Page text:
What prompted you to take a master's in public health and international development?
My wife, Barbara, and I became involved in supporting a Coventry-based Christian charity, Global Care, which works with local staff and organisations in many countries to help the most vulnerable children.
When offered the chance to take our youngest son to visit Uganda and meet the girls we were sponsoring, we didn't have to think twice.
Global Care asked me to look into the healthcare the children were receiving in connection with the HIV epidemic, and a team of us visited several health facilities and talked to staff and patients.
When I realised the problems poor families face, trying to access an inadequate, fragmented and corrupt healthcare system, I wanted to understand what could be done to improve matters.
I was considering whether to work in primary care in Africa myself, so felt that studying public health and international development would give me a more informed perspective.
What did your course involve?
In 2010 I started a master's in public health in international development at Sheffield University. This is an innovative course run by the department of geography in conjunction with the School of Health and Related Research, with contributions from other departments.
I gained better understanding of international development generally, and public health in particular, plus the local and global factors that affect it.
I realised my medical 'education' had been largely about learning facts, with a little critical thinking about research. Reading and writing in social sciences, politics and economics made me realise what an eclectic discipline geography is and stretched me mentally.
I enjoyed making friends with students from around the world, although most were much younger than me. Highlights of the course were a field trip to the Pokot people of north-west Kenya, where I did qualitative research on how people used both traditional and modern healthcare systems, and the final placement to conduct research for my dissertation.
For this, I went to Soroti in Uganda, to study the situation of children with disabilities. This fitted with Global Care's project to help these children access schooling.
I spent six weeks at the children's centre and visited local homes and communities, speaking to the children and their families and carers as well as to some professionals who were working with them.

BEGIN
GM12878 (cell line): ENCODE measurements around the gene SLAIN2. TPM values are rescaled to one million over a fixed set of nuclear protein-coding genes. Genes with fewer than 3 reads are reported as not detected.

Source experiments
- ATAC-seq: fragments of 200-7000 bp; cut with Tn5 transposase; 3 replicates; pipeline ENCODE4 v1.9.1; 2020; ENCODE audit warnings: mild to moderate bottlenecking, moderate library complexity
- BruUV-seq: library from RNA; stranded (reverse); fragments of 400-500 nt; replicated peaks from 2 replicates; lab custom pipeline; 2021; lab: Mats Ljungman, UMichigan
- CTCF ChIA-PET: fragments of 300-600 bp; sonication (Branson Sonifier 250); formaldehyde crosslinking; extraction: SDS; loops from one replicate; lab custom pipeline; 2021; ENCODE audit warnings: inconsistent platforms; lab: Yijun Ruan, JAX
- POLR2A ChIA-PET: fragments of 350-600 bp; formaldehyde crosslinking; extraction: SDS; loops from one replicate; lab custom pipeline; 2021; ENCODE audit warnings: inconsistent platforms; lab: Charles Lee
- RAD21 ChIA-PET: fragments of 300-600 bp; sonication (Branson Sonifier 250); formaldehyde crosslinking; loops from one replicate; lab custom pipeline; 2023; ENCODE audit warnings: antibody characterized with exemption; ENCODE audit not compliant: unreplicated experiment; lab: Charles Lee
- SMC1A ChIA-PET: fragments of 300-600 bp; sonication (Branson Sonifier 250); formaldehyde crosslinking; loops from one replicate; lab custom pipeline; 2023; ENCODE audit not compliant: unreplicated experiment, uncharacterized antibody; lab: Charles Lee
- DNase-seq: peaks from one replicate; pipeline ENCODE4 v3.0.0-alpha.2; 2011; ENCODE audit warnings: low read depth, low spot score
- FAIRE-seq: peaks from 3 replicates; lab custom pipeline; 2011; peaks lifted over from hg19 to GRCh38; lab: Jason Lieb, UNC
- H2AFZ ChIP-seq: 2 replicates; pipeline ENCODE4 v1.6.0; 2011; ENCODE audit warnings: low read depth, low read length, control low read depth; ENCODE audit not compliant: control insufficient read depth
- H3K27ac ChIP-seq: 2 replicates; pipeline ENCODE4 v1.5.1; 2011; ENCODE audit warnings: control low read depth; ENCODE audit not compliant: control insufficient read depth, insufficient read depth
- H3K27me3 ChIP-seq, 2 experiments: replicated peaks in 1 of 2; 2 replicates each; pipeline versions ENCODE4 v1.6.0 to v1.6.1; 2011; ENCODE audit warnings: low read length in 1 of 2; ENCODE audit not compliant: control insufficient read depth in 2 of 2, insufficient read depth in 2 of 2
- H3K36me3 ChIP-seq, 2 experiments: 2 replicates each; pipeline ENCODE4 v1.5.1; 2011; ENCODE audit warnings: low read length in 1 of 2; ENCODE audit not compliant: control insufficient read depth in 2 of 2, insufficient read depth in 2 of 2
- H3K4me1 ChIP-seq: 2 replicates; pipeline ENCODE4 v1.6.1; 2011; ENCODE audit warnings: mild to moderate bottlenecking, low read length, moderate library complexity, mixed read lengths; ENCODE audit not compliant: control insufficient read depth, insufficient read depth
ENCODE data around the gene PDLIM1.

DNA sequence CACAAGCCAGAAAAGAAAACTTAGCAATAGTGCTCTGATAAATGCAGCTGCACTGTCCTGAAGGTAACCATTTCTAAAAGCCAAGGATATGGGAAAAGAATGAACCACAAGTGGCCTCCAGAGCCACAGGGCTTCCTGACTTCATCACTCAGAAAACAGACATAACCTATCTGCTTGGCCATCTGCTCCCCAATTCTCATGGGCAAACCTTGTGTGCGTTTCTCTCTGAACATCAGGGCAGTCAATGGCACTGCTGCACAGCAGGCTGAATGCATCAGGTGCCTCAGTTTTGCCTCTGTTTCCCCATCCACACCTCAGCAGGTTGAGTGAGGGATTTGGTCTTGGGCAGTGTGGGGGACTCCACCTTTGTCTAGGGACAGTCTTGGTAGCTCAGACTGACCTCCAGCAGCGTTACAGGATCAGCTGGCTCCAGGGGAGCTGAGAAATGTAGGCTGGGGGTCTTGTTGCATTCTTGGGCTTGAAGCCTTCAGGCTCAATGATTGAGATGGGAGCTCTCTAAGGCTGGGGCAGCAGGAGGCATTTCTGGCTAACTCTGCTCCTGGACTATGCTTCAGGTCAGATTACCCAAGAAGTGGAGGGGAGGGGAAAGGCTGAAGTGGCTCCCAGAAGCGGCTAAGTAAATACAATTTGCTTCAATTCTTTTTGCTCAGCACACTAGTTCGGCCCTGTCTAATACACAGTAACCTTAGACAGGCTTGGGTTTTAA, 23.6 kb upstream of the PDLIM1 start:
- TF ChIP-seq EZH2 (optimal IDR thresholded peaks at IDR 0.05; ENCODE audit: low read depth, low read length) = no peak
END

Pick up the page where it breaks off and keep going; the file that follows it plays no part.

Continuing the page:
The families were very poor and under great stress and many children experienced discrimination and abuse. I was able to feed back my findings in public meetings and the discussion led to changes in the project and to setting up some disability action groups for local people.
How did you fit all this in with your busy day jobs?
I studied part-time over two years, reducing my hours to seven sessions a week, as I did not want to jettison my other interests (family, church, hockey, ceilidh band).
It still involved late nights and weekends when deadlines were looming. I work part-time in New Hall women's prison and part-time in a GP practice, and my employers were helpful with leave.
I took some unpaid leave and used some annual leave for the six-week placement. At times, insights gained from my studies and travels can be useful in my day-to-day work, particularly with migrants. I certainly appreciate the values of the NHS.
Tell us more about your current trip to Uganda
Barbara and I have just made our fourth visit to Uganda. It is a beautiful country and people welcome visitors; we have made good friends.
We are also motivated by the hope that we can help bring about improvements, particularly in how children are cared for. When you see children with AIDS struggling to obtain medical care, and young people with disabilities who have to fight for the right to education and training, you want to help.
We travel at our own expense and have received help with fundraising for items for use in Uganda from our church, workmates and friends. Several of our friends sponsor children through Global Care, which is a great way of providing the committed support that is needed to help a vulnerable child grow and thrive.
What did you and your wife do while on this visit to Africa?
We visited Rukungiri to work with Global Care in exploring how to help children with disabilities and those affected by HIV/AIDS, as well as some team development work and training. They took us to schools, homes and prisons, because in Uganda, children are often imprisoned with their mother.
Then we caught up with the team in Kampala and travelled on to Soroti to see how the work was progressing there.
How do your trips affect you and your practice?
Each visit has a strong impact. I become more aware of the challenges we face to live on this planet with justice and peace, and more sick of the greed, neoliberalism, colonialism and sense of superiority in the west as it seeks to dominate and exploit.
I become more motivated to work with people who are poor and socially excluded and to show respect, understanding and compassion. I know I have a long way to go and admire those who have given themselves to this work heart and soul.